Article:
Creating discussions that encourage critical thinking & cultivate authentic online learning – Regardless of whether I’m teaching online or F2F, I aim to develop my students’ ability to distinguish reliable from unreliable information, to recognize relevant patterns in unfamiliar contexts, and to work across cultural and disciplinary boundaries to generate possible solutions (Authentic Learning for the 21st Century).
One of the exercises I use to encourage these learning outcomes is to debate about the subject matter – deliberate on opposing views or multiple perspectives. The basis of these forums is that there is no “right or wrong answer”, but arguments should be validated with references such that students not simply ranting & raving. I also think that discussions need to be provocative. They should make those in the conversation want to respond— to agree, disagree, point out what’s been missed, ask a follow-up question or in some other way state what they think and why. By being provocative, we and our students are prompted to examine our theories & topics deeply, analytically & critically.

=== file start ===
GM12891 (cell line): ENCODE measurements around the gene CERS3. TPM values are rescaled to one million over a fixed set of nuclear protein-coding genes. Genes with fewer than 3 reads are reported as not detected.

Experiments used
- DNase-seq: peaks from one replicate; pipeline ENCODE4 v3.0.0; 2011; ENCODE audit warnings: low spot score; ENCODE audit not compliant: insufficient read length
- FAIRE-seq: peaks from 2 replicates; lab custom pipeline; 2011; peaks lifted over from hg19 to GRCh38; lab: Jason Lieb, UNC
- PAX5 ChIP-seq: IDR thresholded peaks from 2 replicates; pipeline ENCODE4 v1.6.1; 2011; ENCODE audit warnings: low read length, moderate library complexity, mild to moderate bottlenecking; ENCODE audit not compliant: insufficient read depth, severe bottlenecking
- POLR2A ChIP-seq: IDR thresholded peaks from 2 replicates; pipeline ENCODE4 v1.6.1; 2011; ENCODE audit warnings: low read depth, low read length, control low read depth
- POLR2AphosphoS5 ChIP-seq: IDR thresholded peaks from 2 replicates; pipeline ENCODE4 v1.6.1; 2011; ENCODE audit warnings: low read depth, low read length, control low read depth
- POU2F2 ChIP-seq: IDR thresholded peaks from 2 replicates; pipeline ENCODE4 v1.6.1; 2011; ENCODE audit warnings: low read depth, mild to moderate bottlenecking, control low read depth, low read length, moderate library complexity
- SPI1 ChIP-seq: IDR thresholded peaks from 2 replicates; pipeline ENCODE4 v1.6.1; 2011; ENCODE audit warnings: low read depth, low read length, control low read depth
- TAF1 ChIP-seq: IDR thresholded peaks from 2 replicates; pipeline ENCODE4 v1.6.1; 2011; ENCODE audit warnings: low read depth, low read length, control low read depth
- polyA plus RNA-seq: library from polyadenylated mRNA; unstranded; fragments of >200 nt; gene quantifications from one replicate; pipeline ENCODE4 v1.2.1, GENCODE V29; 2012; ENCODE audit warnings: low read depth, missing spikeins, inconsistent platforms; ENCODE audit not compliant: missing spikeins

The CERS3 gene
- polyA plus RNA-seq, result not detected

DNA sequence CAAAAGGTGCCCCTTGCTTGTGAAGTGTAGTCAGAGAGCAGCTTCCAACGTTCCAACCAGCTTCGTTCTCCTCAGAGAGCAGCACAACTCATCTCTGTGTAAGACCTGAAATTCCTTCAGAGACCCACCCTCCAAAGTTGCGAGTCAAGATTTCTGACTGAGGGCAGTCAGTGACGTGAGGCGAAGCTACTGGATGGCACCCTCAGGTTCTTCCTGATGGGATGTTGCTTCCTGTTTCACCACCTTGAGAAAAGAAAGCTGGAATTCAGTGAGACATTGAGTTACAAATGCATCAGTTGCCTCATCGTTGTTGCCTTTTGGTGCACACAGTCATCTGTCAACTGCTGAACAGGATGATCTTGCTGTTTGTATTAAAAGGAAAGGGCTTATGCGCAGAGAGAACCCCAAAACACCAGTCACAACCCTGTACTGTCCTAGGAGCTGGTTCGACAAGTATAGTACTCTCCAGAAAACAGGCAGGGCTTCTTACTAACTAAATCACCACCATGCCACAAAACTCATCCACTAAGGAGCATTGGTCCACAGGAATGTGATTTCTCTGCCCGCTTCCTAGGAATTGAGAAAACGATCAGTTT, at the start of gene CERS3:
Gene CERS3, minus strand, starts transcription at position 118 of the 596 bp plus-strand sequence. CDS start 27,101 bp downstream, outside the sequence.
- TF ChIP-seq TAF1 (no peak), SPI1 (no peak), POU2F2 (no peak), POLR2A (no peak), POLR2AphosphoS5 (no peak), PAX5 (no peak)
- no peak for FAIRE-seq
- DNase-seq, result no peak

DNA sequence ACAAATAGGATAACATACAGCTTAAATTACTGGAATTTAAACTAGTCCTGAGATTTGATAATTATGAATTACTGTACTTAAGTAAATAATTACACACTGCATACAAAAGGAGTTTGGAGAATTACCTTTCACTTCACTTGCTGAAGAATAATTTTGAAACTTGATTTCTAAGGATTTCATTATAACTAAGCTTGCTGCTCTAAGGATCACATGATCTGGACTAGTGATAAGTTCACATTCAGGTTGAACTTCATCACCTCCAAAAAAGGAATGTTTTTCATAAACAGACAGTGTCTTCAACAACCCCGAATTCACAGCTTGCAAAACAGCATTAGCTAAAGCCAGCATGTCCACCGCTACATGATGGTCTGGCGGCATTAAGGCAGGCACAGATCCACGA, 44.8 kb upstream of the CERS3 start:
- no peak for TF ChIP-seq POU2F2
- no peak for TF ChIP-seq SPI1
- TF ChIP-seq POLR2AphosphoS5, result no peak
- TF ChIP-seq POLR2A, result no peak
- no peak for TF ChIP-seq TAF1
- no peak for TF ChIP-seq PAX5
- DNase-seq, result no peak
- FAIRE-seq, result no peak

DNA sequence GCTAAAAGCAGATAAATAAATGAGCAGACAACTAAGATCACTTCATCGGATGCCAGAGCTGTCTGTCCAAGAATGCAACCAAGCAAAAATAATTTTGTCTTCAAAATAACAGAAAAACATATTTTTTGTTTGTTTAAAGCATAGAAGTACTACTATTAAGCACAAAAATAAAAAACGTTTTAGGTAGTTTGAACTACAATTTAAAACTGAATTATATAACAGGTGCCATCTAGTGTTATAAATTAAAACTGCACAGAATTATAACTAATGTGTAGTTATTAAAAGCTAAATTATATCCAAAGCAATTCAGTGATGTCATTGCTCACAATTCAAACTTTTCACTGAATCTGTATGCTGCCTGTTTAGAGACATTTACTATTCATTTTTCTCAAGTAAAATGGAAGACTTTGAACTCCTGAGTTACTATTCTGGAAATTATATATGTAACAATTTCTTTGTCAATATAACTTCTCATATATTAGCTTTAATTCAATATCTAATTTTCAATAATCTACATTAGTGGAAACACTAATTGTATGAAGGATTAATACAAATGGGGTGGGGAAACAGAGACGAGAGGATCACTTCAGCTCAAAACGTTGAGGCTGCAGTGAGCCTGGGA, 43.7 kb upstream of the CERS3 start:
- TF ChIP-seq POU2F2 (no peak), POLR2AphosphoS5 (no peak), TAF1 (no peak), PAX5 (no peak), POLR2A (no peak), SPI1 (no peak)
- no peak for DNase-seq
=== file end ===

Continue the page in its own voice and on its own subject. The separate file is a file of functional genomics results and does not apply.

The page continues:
I agree that it is also important to remember that summative evaluations must be built into the process – to close the loop but not necessarily to determine the best solution or argument. In the practice of encouraging critical thinking, it is the process (challenging the viewpoint) that is more important than the conclusion.